The series is set in the suburban bungalow of a family which Still Does Not Own a Flat Screen TV. In the pilot's opening scene, Dad is depicted changing (again) the batteries of the TV remote, which by now he should recognize is almost assuredly broken. He waits to call the cable company during regular business hours and is promised a new remote by mail.
Coincidentally, the daughters' elementary school is celebrating TV "Turnoff Week" with a variety of activities, beginning with a family picnic on Monday evening. Dad and girls attend; Mom stays home to watch TV. Just kidding! Though it does cross her mind, she admits to the viewing audience: she always has the last fifteen or twenty minutes of some DVRed show to watch--the part she views with eyes closed, snoozing on the couch. The parts best watched when no one else is around to register his impatience.
To be real, while Mom expects her family to take advantage of organized "Turnoff Week" activities she is not intending to actually exile the TV. Husband is portrayed as a guy who likes to have the TV on when he folds laundry, when he's walking through the living room, when he's "turning his mind off," and when he's got a spare couple of minutes and the newspaper is read and the gardening is done. There's hardly a sport not worthy of his attention. Meanwhile, Mom grew up in a family in which TV Time was a rare, controlled commodity (a deprivation to which she attributes her weakness for The Bachelor series).
It appears the kids are too busy for evening TV except on weekends. In the mornings, however, because their school starts at 9 AM and they wake up somewhere between 6 and 7 o'clock, they are permitted to meander sleepily from their beds onto the living room couch to watch a show or two. They've been hoodwinked into thinking the DVRed list of PBS shows is the range of programming options, so viewers watch them choose between Electric Company, Word Girl, and Maya and Miguel. Mom maintains that for the most part (her penchant for reality TV notwithstanding), TV and computer time are not issues worth tackling in the household.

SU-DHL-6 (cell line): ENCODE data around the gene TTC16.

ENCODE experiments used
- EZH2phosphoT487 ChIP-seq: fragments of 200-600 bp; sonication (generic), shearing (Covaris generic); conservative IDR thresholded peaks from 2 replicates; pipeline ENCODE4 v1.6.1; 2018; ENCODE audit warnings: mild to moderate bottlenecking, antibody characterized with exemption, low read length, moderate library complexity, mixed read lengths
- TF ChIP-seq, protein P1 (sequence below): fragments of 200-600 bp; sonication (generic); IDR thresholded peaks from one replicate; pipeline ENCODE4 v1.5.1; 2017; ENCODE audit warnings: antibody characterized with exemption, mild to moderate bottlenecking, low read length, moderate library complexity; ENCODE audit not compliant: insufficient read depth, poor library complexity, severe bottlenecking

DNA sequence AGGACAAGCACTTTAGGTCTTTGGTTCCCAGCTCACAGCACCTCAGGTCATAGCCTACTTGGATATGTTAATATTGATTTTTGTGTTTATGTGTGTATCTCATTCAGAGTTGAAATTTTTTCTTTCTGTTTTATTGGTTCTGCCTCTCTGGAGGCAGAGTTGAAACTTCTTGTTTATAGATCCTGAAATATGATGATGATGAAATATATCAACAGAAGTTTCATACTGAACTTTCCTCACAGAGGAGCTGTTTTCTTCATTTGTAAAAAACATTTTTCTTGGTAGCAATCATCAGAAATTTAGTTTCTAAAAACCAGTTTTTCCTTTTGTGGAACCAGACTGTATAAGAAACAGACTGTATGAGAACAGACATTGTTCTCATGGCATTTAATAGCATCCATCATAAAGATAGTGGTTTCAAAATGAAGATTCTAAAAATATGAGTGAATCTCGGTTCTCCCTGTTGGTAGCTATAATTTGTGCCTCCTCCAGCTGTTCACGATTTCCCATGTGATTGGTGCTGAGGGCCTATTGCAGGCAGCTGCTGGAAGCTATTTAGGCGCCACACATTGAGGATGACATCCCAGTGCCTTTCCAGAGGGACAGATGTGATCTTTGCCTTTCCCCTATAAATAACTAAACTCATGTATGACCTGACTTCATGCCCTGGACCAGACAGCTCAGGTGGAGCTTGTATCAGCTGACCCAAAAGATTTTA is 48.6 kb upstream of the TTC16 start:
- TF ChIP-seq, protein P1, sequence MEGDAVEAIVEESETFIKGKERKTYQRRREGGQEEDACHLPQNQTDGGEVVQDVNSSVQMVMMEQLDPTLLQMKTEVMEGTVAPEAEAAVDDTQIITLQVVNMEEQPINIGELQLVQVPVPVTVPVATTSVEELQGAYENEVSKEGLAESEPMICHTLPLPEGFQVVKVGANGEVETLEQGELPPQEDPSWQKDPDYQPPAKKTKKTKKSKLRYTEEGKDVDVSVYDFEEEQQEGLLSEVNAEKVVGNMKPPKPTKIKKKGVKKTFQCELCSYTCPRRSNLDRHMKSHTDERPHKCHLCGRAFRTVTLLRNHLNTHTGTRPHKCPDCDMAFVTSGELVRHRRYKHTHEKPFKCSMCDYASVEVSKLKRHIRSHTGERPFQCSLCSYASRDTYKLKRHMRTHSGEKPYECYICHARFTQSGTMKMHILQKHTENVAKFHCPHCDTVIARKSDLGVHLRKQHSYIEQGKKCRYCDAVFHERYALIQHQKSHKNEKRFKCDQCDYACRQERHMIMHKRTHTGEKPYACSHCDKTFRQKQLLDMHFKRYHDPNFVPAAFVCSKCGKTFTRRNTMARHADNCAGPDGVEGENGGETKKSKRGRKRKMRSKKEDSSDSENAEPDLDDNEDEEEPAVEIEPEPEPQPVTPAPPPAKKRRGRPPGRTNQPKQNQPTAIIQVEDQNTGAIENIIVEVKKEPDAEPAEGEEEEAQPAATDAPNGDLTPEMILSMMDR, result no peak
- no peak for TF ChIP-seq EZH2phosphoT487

Imagine Mom's surprise, then, when after picnic and baths and books and the girls are tucked away asleep on Monday evening, Husband grabs a book and heads into the bedroom to read. Mom freezes on the couch, malfunctioning remote pointed at the TV.
"It's 'No TV Week', Hon," he says over his shoulder.
"Really? We're doing that?"
"I am," he declares.
Mom turns begrudgingly to her iPad and Words With Friends.
The next morning, as Dad slumbers and Mom prepares to leave for work, the girls shuffle off to the couch and their shows as usual.
Husband calls Mom at work a few hours later.
"In case you get home and wonder where the TV is, I put it in the garage."
"I had trouble getting the girls to follow through with their chores this morning, and I had to lay down the law."
Hmm, thinks Mom, applauding her partner's follow-through while noting internally that unplugging or hiding the unreliable remote were other strategies he could have employed, and then imagining the dramatic moments around Husband unplugging and lugging the not-a-flat-screen tube out the French doors as daughters stand by.
"All righty then," mutters Mom, beginning to feel like collateral damage and recognizing that removal of the entire TV means she can't even set the DVR to record some series premieres this week. Who planned TV Turnoff Week to coincide with Fall season premieres, anyway? Humbug.
Tuesday night is Mom's Book Club, and as she departs for her meeting, she half-jokingly suggests to Dad, "I won't be too disappointed if I come home and find the TV back where it was!"
She returns home to find the same empty space where the TV used to be and Husband curled up in bed, ear to the radio sports station. I can't very well listen to The Daily Show, though, can I? she grumbles, pouting as she cracks the novel at her bedside.
On Wednesday the new remote arrives in the mail, which Mom observes is just as impotent under the present circumstances as its predecessor. That night she plops on the couch and wryly notes to Husband, "Look! Still no TV!" to which he replies, "Uh huh. I kind of like it."
She raises her eyebrows and scrolls through Facebook, commenting on friends' updates about the Glee and Modern Family season premieres: "Still. No. TV." "What happened to it?" responds a friend and victim of Facebook's new feed.
On Thursday night:
|Yep. No TV.|
Dad, on his way to bed, suggests that the TV just might return to its regular slot in the network lineup on Friday.
Why now? Mom mumbles, with the novel in hand that has gripped her attention and the unanswered question of whether or not this week's season premieres are available online...
The pilot ends with a preview of next week's episode, in which the family's ten-year-old laptop dies, and Mom considers sharing her iPad.